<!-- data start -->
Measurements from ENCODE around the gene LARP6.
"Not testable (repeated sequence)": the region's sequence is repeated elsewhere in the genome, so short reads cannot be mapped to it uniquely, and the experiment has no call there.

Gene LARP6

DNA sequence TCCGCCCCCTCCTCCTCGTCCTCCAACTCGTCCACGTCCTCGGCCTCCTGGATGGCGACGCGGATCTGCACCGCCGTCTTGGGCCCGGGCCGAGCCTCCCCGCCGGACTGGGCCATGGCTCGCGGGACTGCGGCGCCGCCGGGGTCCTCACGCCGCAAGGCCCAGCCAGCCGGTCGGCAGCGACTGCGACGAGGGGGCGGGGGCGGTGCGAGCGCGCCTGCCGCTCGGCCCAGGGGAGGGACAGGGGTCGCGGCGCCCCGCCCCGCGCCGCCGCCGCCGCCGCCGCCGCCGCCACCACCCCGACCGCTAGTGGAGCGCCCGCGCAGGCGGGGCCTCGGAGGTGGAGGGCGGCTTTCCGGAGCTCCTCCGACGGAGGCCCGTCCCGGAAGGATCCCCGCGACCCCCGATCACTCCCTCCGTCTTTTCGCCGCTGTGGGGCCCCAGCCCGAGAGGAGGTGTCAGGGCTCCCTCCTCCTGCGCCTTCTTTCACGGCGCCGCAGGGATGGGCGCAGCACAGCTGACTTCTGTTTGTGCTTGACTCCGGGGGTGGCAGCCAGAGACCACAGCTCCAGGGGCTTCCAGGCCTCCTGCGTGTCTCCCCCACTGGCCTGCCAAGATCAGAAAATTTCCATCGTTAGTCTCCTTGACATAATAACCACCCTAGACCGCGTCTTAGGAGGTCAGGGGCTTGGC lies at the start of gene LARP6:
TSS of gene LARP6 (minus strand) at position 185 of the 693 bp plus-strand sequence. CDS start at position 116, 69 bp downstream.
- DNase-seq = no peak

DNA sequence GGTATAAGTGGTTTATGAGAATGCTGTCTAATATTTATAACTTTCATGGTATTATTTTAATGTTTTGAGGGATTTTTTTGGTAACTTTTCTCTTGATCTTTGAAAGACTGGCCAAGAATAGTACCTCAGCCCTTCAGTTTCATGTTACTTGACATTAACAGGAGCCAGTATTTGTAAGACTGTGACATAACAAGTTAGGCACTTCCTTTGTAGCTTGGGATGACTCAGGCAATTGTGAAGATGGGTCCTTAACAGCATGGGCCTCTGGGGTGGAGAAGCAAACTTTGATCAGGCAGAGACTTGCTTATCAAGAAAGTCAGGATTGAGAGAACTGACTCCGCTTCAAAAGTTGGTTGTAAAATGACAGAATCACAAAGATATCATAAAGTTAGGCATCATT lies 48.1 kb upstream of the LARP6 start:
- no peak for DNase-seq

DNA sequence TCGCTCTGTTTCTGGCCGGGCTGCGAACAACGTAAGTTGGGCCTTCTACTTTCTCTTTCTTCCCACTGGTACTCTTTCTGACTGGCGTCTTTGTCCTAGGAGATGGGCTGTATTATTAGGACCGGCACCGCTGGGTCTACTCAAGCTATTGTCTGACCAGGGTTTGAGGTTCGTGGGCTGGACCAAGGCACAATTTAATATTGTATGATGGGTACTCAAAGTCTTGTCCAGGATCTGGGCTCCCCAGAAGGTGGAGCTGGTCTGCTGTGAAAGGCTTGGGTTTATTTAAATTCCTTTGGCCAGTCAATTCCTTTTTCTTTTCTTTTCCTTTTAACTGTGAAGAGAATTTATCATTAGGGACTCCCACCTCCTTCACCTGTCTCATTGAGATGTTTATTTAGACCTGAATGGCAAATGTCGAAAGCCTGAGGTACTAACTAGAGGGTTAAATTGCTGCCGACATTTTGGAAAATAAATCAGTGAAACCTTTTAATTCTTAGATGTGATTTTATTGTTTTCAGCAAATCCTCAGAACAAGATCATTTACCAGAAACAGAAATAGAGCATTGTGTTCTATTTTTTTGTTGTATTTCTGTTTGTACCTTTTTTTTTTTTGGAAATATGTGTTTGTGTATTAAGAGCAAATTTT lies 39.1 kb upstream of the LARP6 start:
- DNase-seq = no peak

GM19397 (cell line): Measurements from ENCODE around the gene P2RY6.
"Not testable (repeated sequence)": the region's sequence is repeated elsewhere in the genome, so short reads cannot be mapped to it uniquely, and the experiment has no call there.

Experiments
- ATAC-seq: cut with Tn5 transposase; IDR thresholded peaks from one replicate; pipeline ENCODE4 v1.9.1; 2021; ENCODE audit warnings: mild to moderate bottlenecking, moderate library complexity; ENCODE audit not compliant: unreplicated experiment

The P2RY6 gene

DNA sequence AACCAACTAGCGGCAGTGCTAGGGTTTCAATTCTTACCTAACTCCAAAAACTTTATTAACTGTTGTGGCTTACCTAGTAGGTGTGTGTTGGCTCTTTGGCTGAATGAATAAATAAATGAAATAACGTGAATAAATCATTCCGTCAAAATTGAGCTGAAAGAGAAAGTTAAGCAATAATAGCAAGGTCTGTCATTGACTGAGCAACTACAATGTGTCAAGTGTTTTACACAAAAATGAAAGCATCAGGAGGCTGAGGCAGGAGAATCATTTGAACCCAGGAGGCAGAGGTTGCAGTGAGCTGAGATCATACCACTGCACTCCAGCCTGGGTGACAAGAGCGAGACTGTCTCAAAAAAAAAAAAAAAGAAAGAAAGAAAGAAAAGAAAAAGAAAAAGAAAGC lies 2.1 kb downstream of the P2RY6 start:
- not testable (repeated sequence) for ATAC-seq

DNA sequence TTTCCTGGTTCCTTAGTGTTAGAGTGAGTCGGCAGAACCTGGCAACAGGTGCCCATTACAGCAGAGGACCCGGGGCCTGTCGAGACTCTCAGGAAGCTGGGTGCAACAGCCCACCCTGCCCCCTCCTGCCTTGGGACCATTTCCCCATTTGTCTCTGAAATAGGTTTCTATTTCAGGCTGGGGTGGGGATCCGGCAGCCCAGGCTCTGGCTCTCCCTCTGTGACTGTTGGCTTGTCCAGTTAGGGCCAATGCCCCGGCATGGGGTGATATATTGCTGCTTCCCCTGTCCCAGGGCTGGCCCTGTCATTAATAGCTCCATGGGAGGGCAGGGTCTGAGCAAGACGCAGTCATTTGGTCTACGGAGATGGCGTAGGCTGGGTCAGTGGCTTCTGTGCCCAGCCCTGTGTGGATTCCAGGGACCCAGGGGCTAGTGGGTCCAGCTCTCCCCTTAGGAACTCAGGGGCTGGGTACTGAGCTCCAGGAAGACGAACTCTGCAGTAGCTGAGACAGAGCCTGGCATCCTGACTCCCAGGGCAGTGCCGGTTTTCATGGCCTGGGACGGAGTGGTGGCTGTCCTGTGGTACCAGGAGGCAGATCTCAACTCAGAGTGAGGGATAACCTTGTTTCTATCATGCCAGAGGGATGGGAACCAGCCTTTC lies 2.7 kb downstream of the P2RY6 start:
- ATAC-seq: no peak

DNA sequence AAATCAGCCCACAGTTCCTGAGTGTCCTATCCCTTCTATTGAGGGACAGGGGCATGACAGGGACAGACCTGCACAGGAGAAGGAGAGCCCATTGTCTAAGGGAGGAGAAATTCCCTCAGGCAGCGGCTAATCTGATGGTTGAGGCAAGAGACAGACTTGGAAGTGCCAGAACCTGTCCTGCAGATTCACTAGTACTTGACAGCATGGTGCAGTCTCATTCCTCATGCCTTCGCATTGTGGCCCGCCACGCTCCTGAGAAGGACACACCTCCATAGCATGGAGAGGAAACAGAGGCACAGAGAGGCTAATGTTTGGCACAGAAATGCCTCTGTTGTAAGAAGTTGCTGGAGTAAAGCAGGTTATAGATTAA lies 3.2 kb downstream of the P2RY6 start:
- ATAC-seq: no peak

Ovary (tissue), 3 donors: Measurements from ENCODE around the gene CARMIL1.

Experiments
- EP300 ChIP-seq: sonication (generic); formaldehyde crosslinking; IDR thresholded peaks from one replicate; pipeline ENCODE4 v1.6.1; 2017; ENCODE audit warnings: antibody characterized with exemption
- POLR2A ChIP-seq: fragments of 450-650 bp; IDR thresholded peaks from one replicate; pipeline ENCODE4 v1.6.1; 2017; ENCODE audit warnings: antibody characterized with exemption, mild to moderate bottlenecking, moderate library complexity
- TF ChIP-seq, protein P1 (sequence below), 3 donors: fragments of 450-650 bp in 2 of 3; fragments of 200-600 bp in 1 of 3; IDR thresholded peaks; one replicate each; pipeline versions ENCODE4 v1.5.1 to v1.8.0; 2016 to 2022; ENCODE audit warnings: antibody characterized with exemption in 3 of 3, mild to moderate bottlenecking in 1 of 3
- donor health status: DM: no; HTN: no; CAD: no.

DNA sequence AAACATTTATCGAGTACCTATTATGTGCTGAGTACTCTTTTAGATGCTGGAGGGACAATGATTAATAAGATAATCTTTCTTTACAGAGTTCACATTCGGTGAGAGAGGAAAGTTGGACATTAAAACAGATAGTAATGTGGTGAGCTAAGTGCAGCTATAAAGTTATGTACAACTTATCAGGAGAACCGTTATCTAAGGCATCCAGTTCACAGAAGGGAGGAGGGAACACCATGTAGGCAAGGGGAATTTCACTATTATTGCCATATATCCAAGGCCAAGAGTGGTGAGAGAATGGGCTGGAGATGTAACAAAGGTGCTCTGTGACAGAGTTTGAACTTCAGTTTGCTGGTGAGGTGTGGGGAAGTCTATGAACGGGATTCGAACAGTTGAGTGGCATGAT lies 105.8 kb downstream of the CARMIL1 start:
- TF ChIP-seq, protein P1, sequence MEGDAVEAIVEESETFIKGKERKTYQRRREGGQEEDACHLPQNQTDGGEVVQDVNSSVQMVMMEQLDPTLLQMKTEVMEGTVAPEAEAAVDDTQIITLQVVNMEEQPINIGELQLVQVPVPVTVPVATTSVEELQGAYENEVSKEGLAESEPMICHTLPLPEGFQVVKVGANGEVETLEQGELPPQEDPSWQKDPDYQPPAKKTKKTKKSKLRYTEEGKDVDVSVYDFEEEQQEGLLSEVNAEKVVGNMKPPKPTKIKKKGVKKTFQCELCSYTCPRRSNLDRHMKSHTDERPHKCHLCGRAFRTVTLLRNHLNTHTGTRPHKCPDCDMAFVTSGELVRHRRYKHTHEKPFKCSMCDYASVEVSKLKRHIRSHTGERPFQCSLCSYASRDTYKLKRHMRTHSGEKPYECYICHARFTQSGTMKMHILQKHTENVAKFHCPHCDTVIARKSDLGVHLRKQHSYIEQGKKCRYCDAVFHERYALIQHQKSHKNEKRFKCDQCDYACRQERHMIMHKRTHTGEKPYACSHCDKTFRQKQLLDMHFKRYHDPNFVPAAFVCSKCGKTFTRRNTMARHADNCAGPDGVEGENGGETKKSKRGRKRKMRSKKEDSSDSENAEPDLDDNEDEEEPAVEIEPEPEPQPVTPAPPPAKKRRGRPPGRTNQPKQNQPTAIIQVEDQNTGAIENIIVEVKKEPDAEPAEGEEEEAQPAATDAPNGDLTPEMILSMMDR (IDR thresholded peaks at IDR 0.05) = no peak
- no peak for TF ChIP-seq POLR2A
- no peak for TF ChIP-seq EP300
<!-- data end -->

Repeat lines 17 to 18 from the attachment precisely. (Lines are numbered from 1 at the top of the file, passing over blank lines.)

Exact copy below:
- not testable (repeated sequence) for ATAC-seq

DNA sequence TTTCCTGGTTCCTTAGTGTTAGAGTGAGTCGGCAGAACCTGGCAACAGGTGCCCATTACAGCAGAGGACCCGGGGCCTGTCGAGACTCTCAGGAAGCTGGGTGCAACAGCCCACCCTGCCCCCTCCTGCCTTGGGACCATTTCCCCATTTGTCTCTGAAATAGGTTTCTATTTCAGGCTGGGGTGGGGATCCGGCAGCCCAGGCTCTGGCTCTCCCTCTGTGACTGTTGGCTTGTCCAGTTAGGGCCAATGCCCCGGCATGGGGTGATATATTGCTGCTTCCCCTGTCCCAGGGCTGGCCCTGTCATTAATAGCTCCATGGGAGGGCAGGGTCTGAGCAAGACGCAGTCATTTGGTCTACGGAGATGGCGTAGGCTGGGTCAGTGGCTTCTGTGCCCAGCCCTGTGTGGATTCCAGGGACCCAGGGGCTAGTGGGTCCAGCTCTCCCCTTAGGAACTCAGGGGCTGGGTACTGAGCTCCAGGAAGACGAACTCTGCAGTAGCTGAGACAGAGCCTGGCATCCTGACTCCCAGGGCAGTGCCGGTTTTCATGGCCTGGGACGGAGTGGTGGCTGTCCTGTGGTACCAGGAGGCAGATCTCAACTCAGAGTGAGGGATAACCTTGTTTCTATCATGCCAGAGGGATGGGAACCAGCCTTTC lies 2.7 kb downstream of the P2RY6 start: